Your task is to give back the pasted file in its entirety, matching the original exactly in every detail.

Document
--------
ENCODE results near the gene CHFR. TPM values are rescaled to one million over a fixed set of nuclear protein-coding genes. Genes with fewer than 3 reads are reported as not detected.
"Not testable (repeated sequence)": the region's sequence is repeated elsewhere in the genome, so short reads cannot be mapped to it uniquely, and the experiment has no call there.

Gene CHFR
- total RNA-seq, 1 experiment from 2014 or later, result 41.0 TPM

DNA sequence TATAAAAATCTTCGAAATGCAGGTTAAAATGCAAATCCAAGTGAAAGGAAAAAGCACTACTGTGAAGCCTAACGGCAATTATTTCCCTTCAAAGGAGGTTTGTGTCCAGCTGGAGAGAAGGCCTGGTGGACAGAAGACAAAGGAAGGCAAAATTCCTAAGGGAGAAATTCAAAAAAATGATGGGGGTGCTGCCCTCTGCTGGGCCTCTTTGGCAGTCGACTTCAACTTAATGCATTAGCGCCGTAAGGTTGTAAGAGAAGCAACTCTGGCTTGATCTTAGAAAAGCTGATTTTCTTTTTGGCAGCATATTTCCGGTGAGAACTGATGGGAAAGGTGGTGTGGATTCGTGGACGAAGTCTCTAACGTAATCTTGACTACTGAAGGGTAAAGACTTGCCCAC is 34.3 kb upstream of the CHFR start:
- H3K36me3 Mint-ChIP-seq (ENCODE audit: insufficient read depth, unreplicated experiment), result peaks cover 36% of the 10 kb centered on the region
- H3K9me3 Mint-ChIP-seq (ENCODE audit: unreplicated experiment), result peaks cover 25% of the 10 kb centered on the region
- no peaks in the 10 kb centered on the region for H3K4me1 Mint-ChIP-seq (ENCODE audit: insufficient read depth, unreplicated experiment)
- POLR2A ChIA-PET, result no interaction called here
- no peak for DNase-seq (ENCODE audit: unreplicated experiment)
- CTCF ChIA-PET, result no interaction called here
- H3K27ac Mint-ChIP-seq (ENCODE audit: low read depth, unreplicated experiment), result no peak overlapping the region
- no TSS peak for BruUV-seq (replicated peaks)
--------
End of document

ENCODE results near the gene CHFR. TPM values are rescaled to one million over a fixed set of nuclear protein-coding genes. Genes with fewer than 3 reads are reported as not detected.
"Not testable (repeated sequence)": the region's sequence is repeated elsewhere in the genome, so short reads cannot be mapped to it uniquely, and the experiment has no call there.

Gene CHFR
- total RNA-seq, 1 experiment from 2014 or later, result 41.0 TPM

DNA sequence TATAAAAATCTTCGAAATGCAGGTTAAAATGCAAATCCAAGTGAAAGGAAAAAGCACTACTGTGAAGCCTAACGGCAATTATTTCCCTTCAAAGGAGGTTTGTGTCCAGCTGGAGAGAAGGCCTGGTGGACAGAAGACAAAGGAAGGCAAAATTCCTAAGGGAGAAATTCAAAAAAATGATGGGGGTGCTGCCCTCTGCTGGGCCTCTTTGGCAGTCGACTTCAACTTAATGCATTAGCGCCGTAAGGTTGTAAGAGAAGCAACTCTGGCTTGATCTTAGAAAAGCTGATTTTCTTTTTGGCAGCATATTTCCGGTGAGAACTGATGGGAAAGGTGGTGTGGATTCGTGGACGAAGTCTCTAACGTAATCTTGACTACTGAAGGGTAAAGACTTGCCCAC is 34.3 kb upstream of the CHFR start:
- H3K36me3 Mint-ChIP-seq (ENCODE audit: insufficient read depth, unreplicated experiment), result peaks cover 36% of the 10 kb centered on the region
- H3K9me3 Mint-ChIP-seq (ENCODE audit: unreplicated experiment), result peaks cover 25% of the 10 kb centered on the region
- no peaks in the 10 kb centered on the region for H3K4me1 Mint-ChIP-seq (ENCODE audit: insufficient read depth, unreplicated experiment)
- POLR2A ChIA-PET, result no interaction called here
- no peak for DNase-seq (ENCODE audit: unreplicated experiment)
- CTCF ChIA-PET, result no interaction called here
- H3K27ac Mint-ChIP-seq (ENCODE audit: low read depth, unreplicated experiment), result no peak overlapping the region
- no TSS peak for BruUV-seq (replicated peaks)